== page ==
High Lane was situated on the 11-mile Macclesfield Committee (MC) line to the east of Hazel Grove. The line linked Macclesfield and Marple and was opened as the Macclesfield, Bollington & Marple Railway (MB&MR) on 2 August 1869. The line linked the North Staffordshire Railway (NSR) at Macclesfield to the Manchester, Sheffield & Lincolnshire Railway (MSLR) at Marple. The two companies were involved with the MB&MR scheme as they saw it as a means of creating a main line to Manchester that avoided having to use routes in the ownership of the London & North Western Railway (LNWR) who were the dominant company in the area. Ironically, before the line was opened, relations between the LNWR and the NSR had improved resulting in it becoming nothing more than a local route. The MB&MR became a joint line of the MSLR and NR (the MC) in 1871.
The station was located on the north side of the Stockport and Buxton Road and took its name from a small settlement half-a-mile away. The line opened as a single track and the platform at High Lane was located on its east side. Access was via a sloping footpath. Facilities were housed within an austere single-storey brick building whose pitched roof extended forward as a platform canopy, supported by a series of unadorned wooden brackets.
In 1871 the line was doubled at a cost of £16,000 and High Lane was provided with another platform. It was also approached by a sloping footpath and was provided with a pent-roofed brick shelter with a glazed wooden screen to protect waiting passengers from the elements. The original platform became the up (Macclesfield direction) and the addition became the down (Marple). Lighting at the station was provided by oil lamps and would remain so until closure.
A signal box was provided at the time of doubling at the north end of the up platform.
Train services were operated by the MSLR and ran mostly between Macclesfield and Manchester London Road with some shorter workings. By December 1895 there were seven up trains and six down services on Monday-to-Friday. On Saturday there was an additional up train and two extra down services. There were four trains in each direction on Sunday. The station did not have goods facilities but was listed as being able to handle packages and parcels up to 1cwt which were carried by ordinary passenger train.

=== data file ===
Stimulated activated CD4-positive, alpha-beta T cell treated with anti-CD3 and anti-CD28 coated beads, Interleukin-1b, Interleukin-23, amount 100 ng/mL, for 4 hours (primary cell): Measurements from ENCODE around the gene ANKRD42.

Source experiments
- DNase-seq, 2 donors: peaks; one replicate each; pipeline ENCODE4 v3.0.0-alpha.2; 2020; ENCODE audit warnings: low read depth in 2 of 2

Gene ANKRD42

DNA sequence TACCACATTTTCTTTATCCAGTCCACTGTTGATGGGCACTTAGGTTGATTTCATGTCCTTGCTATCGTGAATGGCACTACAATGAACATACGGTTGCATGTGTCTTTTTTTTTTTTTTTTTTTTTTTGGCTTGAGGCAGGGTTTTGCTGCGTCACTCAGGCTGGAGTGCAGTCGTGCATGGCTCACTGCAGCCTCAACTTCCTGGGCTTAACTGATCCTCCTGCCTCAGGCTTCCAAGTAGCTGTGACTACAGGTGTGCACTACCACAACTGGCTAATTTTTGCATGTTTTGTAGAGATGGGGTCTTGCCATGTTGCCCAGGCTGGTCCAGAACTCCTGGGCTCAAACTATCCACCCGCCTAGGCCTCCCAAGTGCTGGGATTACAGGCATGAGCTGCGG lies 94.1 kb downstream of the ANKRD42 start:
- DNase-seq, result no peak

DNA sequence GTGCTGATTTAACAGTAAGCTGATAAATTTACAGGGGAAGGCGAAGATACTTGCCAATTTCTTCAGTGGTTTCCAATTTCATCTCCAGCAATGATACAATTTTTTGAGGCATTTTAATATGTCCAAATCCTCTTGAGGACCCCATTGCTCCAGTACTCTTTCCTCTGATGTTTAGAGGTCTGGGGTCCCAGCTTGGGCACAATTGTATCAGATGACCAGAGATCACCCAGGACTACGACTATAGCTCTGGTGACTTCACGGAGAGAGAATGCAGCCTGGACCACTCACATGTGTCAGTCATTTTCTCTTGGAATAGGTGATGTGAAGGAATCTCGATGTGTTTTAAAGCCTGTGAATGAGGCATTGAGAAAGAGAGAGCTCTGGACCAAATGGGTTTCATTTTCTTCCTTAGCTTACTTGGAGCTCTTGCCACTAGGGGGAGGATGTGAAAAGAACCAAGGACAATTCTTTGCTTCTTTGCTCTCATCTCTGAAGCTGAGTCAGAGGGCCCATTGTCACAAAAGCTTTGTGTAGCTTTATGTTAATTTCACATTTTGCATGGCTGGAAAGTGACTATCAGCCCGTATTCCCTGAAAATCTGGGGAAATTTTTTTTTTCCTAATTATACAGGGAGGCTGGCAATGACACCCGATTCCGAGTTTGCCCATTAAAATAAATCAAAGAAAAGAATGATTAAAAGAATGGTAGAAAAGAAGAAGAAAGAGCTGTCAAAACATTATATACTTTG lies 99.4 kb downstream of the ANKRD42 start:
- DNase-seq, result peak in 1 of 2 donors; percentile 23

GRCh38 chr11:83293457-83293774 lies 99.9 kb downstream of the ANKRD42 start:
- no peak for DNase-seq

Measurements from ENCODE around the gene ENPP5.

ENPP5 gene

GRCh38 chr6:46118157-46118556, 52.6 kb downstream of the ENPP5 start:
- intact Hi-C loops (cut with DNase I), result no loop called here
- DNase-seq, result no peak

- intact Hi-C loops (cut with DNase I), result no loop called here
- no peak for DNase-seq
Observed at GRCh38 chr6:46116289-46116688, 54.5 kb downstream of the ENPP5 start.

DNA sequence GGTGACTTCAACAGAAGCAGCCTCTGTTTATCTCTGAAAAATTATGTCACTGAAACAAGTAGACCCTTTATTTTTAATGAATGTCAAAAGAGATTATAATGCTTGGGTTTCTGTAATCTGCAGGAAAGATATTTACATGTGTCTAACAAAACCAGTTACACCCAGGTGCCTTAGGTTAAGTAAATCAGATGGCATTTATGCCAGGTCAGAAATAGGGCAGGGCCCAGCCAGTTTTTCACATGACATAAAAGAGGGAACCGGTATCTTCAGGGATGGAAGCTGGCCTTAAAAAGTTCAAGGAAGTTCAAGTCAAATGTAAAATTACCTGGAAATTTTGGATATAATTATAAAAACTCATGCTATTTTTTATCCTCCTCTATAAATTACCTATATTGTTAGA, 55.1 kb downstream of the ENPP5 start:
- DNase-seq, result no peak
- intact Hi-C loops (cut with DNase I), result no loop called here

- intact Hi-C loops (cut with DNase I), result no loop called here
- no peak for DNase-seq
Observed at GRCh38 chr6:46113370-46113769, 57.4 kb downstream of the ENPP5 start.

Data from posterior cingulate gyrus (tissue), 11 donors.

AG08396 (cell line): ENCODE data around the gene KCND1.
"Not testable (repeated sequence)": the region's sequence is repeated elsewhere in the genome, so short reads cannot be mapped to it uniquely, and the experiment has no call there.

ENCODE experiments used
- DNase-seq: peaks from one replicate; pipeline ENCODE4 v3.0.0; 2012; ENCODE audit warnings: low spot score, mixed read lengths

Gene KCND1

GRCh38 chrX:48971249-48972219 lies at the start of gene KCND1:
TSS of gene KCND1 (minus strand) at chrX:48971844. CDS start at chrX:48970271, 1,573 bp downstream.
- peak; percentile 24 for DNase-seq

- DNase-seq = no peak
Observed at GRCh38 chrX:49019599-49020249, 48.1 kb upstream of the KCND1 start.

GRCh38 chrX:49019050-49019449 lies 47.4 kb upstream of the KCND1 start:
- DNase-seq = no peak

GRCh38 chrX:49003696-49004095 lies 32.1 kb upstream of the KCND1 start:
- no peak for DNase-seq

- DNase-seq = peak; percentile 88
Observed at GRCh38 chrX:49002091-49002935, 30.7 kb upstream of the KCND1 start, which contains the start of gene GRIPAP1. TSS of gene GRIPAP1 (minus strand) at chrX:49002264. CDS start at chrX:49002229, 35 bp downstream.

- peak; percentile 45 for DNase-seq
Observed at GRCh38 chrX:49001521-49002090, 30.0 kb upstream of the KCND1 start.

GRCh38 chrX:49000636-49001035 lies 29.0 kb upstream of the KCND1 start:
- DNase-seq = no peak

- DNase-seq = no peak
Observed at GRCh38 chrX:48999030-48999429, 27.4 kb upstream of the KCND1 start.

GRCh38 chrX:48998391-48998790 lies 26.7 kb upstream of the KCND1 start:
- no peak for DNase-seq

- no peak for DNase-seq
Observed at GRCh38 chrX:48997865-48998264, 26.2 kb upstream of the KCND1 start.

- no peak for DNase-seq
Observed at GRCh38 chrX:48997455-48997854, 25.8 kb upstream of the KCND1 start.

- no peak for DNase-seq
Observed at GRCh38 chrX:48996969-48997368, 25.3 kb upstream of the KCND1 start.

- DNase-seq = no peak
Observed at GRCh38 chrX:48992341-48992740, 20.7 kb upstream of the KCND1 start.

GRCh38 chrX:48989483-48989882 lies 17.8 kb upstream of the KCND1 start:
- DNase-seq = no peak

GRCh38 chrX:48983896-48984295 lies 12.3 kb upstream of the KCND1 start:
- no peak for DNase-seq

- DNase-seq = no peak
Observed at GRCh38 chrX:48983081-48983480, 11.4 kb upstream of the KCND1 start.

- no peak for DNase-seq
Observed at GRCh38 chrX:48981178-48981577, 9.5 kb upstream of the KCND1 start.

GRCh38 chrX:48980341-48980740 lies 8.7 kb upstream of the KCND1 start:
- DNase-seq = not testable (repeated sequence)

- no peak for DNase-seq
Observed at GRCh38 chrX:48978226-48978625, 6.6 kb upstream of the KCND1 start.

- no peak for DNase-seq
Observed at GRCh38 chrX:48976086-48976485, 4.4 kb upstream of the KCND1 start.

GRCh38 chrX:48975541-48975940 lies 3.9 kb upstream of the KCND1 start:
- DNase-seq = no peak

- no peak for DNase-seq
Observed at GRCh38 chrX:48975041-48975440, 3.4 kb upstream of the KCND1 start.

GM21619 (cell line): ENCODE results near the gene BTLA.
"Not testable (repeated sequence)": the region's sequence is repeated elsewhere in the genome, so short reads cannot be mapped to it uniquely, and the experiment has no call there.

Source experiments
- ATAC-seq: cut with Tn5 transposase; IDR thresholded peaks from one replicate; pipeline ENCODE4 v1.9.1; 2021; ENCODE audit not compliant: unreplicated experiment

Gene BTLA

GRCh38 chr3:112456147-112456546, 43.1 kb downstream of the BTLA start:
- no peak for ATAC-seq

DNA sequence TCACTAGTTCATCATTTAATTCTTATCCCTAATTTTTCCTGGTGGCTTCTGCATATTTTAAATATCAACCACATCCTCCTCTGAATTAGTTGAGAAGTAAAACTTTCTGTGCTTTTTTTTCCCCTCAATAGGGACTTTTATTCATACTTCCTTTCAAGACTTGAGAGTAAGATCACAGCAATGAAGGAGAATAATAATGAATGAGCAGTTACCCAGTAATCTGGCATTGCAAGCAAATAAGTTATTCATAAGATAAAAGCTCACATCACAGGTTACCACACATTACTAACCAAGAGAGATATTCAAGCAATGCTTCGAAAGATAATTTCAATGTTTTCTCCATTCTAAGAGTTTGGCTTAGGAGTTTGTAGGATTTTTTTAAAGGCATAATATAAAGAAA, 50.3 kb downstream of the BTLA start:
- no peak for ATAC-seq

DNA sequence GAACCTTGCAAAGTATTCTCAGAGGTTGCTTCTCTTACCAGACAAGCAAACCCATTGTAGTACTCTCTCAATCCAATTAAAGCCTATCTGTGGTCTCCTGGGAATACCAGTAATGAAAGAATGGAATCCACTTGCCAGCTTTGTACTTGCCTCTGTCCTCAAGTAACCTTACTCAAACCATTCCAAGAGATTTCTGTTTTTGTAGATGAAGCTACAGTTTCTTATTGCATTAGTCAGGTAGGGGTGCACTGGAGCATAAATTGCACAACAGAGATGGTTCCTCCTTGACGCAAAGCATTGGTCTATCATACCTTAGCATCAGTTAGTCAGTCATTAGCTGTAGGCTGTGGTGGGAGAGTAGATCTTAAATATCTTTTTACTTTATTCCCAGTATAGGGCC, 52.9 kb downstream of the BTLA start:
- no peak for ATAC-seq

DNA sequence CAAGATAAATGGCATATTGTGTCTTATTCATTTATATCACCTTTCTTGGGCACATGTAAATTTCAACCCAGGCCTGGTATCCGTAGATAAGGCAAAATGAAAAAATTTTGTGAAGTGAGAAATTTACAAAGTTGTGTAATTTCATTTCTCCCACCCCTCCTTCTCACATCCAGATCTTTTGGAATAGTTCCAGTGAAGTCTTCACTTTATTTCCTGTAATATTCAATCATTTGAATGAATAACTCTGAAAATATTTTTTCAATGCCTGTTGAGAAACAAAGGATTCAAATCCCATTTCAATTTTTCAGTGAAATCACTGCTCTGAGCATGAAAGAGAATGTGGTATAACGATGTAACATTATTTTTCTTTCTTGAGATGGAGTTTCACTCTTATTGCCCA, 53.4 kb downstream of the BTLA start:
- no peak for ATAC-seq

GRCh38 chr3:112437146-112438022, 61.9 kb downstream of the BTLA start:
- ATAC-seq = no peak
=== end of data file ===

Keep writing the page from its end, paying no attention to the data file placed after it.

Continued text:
On 1 August 1897 the MSLR changed its name to the Great Central Railway (GCR).
In 1908 the MC altered its title to the GC/NSR Joint Committee.
By April 1910 High Lane had nine trains in each direction on Monday-to-Friday and ten on Saturday. In the down direction two trains used Hyde or Woodley as their terminus and the rest ran to Manchester London Road.
On 1 January 1923 the GCR became part of the London & North Eastern Railway (LNER) and the NSR became part of the London Midland & Scottish Railway (LMS) and as a result High Lane and the former MC railway became a joint concern of the two new companies.
At Nationalisation on 1 January 1948 High Lane became part of British Railways (London Midland Region) (BR[LMR]). High Lane was one of the Rose Hill – Macclesfield stations not to be provided with LMR totem nameplates.
In 1951 Jim Noble became Leading Porter at High lane. Jim had worked on the railway from 1939 first as a shunter at Ardwick (Manchester) before becoming a Porter at Marple and then at Rose Hill (Marple). High Lane was Jim's and as the single member of staff based there he won many prizes for best kept station with his own made hanging baskets and flower beds.
The September 1956 timetable showed 11 trains in each direction Monday-to-Friday. On Saturdays there were 12 up and 13 down services. There was a Sunday service of 6 trains in each direction.
The Reshaping of British Railways (‘Beeching’) report of March 1963 earmarked the Romiley (Marple Wharf Junction) – Macclesfield line for closure to passengers. It was not until 29 December 1966 that formal publication of the proposal to withdraw this line’s passenger services took place, by which time many other condemned lines and stations had already closed; it is not known why the process was delayed. The closure hearings ended on 31 March 1967, but matters progressed slowly and it was not until 12 June 1969 that Richard Marsh, Secretary of State for Transport, consented to closure, but reprieved Rose Hill (Marple) station at the northernmost end of the branch, leaving it as the terminus. The last services ran from High Lane on Saturday 3 January 1970 and the station closed completely on 5 January 1970 with the section of line from Rose Hill to Macclesfield. Jim Noble was still the Leading Porter at the time of closure and he served for two more years on the railway before retiring in 1972.
Despite a local attempt to take it over and run train services BR started track- lifting in the later part of 1970 and had completed the task by March 1971.
High Lane station survived in a derelict condition until 1977 and its platforms could still be seen in 2010. The course of the line was converted into a footpath and cycleway called the Middlewood Way in 1985.
Tickets from Michael Stewart, BR timetable Chris Totty, route map drawn by Alan Young
To see other stations on the Marple and Macclesfield line click the name:
Rose Hill Marple, Middlewood Higher, Higher Poynton, Bollington,
Macclesfield MB&MR and Macclesfield Central